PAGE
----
(On camera): The closer you get to the patient as a doctor, does that make it harder and more personal as a human?

NIMROD: It's all personal. We are human. We are fragile just like they are. Now he is in this bed, tomorrow I might be here, or my family. We are very fragile.

LIEBERMANN (voice-over): Oren Liebermann, CNN, Tel Aviv.


BLITZER: Thank you, Oren, for that report.

Meanwhile, the Navajo Nation in New Mexico is seeing an alarming number of coronavirus cases. Why is that community so vulnerable to the virus? That's ahead.

Stay with us. You're in THE SITUATION ROOM.



BLITZER: The Navajo Nation in New Mexico is continuing to see rapid growth of coronavirus cases. On several days last week, it accounted for 75 percent of the new cases reported in the state.

CNN's Gary Tuchman reports on the impact of the virus there and how frontline workers are responding.


GARY TUCHMAN, CNN NATIONAL CORRESPONDENT (voice-over): Take a look at the nurse in the yellow being suited up. The protective mask she is wearing is a welder's mask. Personal protective equipment is at such a premium that this hospital has bought 60 masks from a welding company. This one of the many challenges for the Gallup New Mexico Indian Medical Center, which is adjacent to the remote splendor of America's Navajo Nation.

DR. JONATHAN IRALU, INDIAN HEALTH SERVICE: This is the largest ICU in Navajo Nation.

TUCHMAN: An infectious disease expert for the Federal Indian Health Service takes me inside the intensive care unit.

IRALU: We've transformed this kind of regular ICU into a COVID unit. We're doing things we never would have thought were proper, like put the IV pulse out here on the doorway were so much a problem. This is the best way for the nurse to be able to manage the medications without having to put on PPE every time the nurse goes in the rooms.

TUCHMAN: In that room a very sick woman who has been on a ventilator for about a week. And a nearby room --

UNIDENTIFIED FEMALE: Run it down and squeeze it. Like toothpaste. Squeeze it in. Yes. Just be careful with the one that's got the thing missing because like I said it will squirt your face.

TUCHMAN: A woman who appears to be in even more dire shape, about to get what's known as a fresh frozen plasma transfusion.

IRALU: It's an FFP transfusion to prevent breathing problems at this time. So it's part of a resuscitation.

TUCHMAN (on camera): How seriously ill?

IRALU: That's a very critically ill person right now.

UNIDENTIFIED FEMALE: She went in there. There was a patient in there.

UNIDENTIFIED MALE: OK. So we'll just go ahead.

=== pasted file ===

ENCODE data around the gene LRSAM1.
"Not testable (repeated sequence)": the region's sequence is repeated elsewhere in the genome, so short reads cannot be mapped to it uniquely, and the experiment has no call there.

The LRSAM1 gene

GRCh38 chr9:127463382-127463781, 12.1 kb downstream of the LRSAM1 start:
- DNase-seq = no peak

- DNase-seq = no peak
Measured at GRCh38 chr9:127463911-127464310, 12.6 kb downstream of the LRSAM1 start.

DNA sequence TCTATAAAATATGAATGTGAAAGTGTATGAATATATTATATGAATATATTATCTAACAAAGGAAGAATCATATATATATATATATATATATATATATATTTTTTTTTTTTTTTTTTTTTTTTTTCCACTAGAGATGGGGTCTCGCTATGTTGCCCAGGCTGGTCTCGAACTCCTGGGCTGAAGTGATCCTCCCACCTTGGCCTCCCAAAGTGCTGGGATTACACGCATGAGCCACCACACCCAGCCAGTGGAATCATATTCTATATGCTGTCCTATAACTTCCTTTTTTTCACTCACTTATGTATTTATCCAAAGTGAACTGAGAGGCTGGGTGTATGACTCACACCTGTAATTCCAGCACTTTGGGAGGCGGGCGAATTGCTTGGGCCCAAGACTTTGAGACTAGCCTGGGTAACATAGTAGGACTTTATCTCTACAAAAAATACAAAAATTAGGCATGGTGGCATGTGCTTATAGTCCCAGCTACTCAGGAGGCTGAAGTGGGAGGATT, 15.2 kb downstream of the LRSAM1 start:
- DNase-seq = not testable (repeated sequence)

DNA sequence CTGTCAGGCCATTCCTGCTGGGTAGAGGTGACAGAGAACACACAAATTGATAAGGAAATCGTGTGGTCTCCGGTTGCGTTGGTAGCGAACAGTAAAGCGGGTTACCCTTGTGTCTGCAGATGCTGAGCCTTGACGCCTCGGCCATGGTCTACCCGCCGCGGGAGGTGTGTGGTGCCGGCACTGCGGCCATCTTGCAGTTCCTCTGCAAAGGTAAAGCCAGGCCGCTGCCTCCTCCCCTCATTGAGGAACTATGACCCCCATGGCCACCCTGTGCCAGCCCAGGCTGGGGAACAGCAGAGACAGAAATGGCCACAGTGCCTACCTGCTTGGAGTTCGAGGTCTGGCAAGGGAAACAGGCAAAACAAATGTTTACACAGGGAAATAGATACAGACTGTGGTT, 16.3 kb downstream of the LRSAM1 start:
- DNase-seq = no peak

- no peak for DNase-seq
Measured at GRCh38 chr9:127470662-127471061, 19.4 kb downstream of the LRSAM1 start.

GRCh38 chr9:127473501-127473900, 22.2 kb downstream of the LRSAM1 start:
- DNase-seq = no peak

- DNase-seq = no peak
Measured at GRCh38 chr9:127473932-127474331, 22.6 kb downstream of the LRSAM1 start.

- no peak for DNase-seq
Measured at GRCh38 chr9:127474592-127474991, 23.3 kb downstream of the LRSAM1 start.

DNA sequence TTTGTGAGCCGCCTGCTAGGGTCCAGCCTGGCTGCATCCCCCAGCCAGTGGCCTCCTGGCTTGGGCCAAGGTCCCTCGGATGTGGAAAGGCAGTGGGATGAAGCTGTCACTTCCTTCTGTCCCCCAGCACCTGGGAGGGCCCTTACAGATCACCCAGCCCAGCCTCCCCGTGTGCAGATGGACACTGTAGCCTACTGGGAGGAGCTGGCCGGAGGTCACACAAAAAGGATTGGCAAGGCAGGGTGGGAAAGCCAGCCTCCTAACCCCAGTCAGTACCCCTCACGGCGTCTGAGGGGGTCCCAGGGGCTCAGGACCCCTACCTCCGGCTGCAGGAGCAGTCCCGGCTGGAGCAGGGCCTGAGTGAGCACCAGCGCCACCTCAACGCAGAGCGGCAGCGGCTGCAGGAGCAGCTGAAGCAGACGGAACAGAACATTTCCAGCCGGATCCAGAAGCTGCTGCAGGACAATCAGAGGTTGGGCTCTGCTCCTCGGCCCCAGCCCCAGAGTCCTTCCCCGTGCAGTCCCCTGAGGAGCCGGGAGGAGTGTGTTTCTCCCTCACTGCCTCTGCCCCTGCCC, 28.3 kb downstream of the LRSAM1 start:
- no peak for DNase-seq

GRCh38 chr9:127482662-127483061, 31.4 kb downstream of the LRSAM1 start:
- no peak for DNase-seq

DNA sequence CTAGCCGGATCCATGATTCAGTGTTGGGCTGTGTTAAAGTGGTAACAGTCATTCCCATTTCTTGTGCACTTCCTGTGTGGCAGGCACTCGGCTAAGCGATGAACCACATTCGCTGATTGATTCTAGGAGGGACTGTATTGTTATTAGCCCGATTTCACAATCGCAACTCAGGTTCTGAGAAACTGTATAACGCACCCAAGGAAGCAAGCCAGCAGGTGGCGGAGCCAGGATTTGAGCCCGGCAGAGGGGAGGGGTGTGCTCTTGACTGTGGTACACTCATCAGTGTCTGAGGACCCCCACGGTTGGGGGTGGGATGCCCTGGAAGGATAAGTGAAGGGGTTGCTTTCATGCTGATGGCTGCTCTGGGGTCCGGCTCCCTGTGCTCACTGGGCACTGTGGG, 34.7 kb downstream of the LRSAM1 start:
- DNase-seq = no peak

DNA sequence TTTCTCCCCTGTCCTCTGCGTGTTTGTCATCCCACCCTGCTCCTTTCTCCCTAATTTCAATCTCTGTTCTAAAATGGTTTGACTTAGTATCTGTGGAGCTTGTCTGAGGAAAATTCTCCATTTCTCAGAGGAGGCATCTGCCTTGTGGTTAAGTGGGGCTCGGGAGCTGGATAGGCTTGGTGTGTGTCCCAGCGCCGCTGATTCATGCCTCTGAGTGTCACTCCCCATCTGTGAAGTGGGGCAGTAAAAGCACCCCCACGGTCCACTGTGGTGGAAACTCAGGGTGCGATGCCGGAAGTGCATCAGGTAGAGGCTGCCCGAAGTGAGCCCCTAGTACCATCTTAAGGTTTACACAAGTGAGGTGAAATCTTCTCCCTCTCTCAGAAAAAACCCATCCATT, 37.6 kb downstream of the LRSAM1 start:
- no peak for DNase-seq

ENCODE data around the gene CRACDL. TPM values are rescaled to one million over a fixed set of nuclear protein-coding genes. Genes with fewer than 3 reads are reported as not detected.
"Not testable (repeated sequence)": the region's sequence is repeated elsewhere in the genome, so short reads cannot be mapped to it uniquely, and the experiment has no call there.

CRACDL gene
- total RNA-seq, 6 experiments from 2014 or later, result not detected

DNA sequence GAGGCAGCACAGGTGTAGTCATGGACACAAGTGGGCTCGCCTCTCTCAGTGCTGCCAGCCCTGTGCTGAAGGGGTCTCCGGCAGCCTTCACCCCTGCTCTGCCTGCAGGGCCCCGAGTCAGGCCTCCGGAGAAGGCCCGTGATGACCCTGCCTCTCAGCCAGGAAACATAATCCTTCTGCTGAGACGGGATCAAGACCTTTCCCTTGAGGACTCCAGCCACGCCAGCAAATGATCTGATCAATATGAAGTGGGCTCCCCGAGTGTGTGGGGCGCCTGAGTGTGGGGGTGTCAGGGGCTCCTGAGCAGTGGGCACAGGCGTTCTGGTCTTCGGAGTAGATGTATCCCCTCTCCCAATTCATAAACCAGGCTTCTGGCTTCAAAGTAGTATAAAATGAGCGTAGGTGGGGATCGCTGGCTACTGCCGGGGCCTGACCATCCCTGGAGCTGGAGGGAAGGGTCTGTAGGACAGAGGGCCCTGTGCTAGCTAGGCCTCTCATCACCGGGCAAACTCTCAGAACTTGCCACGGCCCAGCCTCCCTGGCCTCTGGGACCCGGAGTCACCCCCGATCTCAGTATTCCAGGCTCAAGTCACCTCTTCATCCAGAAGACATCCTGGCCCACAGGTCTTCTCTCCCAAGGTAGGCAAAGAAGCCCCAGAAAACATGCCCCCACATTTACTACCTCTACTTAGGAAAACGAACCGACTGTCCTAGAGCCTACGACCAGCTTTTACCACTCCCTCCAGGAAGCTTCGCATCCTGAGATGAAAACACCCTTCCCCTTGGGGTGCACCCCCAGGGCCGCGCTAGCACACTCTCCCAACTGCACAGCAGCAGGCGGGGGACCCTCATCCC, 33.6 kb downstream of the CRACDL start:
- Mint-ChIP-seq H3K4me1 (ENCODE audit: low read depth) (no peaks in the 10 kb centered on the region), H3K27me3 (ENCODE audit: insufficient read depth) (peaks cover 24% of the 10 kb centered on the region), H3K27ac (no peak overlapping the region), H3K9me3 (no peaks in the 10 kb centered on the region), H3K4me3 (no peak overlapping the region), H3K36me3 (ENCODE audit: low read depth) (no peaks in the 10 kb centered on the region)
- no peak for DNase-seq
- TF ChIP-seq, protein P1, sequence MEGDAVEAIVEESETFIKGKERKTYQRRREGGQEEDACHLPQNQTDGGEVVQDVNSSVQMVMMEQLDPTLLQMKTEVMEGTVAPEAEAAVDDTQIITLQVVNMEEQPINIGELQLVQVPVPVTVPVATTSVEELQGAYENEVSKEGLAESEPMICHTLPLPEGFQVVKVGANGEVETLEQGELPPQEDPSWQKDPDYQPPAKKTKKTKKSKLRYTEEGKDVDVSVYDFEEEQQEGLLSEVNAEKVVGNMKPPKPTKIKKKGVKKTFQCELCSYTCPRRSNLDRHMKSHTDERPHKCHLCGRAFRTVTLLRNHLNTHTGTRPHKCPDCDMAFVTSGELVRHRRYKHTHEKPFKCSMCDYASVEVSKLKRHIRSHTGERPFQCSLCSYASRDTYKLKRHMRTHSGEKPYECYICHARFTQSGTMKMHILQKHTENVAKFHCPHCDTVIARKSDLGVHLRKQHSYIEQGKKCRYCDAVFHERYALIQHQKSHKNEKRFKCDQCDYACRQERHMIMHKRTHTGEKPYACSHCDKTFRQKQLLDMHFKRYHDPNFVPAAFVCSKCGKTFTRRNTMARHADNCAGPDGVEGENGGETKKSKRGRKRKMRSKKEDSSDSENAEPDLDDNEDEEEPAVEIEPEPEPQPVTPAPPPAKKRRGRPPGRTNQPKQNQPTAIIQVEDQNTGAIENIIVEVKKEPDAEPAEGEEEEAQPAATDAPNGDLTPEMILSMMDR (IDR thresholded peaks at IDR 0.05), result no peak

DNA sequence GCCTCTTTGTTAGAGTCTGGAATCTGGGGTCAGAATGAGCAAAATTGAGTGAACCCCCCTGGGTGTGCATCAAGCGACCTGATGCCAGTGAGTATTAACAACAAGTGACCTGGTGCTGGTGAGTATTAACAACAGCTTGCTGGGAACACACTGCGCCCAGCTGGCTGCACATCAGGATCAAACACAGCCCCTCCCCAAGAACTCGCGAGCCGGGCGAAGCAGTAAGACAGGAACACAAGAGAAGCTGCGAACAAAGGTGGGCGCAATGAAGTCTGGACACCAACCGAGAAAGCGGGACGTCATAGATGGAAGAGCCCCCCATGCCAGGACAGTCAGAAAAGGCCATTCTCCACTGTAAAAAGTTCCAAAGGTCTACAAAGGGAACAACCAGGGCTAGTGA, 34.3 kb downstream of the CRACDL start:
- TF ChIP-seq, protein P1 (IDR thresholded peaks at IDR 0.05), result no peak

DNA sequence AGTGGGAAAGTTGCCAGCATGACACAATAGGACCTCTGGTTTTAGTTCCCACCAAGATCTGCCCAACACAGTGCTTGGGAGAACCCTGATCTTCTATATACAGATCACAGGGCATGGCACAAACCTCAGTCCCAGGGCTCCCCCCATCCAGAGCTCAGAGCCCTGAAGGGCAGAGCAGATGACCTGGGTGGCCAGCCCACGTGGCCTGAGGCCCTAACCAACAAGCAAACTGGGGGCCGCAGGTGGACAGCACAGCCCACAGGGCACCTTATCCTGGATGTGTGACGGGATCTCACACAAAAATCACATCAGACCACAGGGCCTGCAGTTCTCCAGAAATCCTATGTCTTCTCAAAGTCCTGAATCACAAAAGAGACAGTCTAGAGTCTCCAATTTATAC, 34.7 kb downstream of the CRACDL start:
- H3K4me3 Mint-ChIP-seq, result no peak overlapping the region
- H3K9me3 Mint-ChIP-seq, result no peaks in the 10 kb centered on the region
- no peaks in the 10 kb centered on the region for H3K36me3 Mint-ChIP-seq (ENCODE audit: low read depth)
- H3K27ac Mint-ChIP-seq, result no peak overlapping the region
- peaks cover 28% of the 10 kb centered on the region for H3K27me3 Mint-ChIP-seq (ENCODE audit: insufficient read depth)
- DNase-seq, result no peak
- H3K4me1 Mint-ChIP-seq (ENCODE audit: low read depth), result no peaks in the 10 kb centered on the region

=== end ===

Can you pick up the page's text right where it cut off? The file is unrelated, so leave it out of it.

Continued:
TUCHMAN (voice-over): While this is the largest ICU of the four Indian Health Service hospitals in the Navajo area, it is much smaller than you would likely think.

(On camera): There are six rooms. Right now they're all full. And what happens when people come in and have to go into the intensive care unit and there are no rooms, often they have to be flown 130 miles to Albuquerque. It's very upsetting for members of the Navajo Nation to leave their nation to go to Albuquerque. But unfortunately, that's becoming a necessity.

(Voice-over): It also happens when people with COVID-19 already in the ICU needs special surgeries or procedures that aren't able to be done in such a rural area.

IRALU: The Navajo people live between four sacred mountains. And in general people prefer to stay in this area basically their homeland.

UNIDENTIFIED FEMALE: Many of our staffs live in Navajo. So it's very comfortable for them to be here with us here in Navajo Nation.

TUCHMAN: When members of the Navajo Nation fear they might have COVID- 19, they are initially seen outside this hospital, in tents that have been set up.

UNIDENTIFIED FEMALE: Any body aches, muscle aches?


TUCHMAN: And then --

(On camera): This is where suspected COVID patients are first brought. The emergency room.

(Voice-over): Patients are evaluated here and then they might go to a coronavirus ward where there is some good news today.

UNIDENTIFIED MALE: We're going to get some tests in the lab. I think likely we'll be able to get her out of here.

IRALU: Super. Thank you.

TUCHMAN: The Navajo Nation with about 175,000 people who live here has more cases of COVID-19 than nine entire states, more deaths than 13 states, and according to the chief medical officer of the Navajo Area Indian Health Service --

UNIDENTIFIED FEMALE: I do not believe we have hit our peak yet.

TUCHMAN: -- there are believed to be enough ventilators here, but the PPE shortage is very concerning.

IRALU: I tried to tell them to be strong, to rinse off their PPE, and try to get some rest so that they stay healthy.

TUCHMAN (on camera): (INAUDIBLE).

IRALU: It does.

TUCHMAN (voice-over): Before we leave the hospital, a decision was made. The woman in this room who needed the transfusion needs critical care she could only get in a bigger city. So she is brought out on a stretcher and will be taken by ambulance to a plane for a flight to a bigger city hospital where doctors will try to save her life.

CNN, Gary Tuchman, CNN, Gallup, New Mexico.


BLITZER: Very disturbing. Thanks, Gary, for that report.

We're going to bring in the latest developments on the global coronavirus pandemic in the next hour of our special SITUATION ROOM coverage.


We'll take a quick break, we'll be right back.


ANNOUNCER: This is CNN breaking news.

BLITZER: Welcome to our viewers here in the United States and around the world. I'm Wolf Blitzer in Washington. This is a special edition of THE SITUATION ROOM.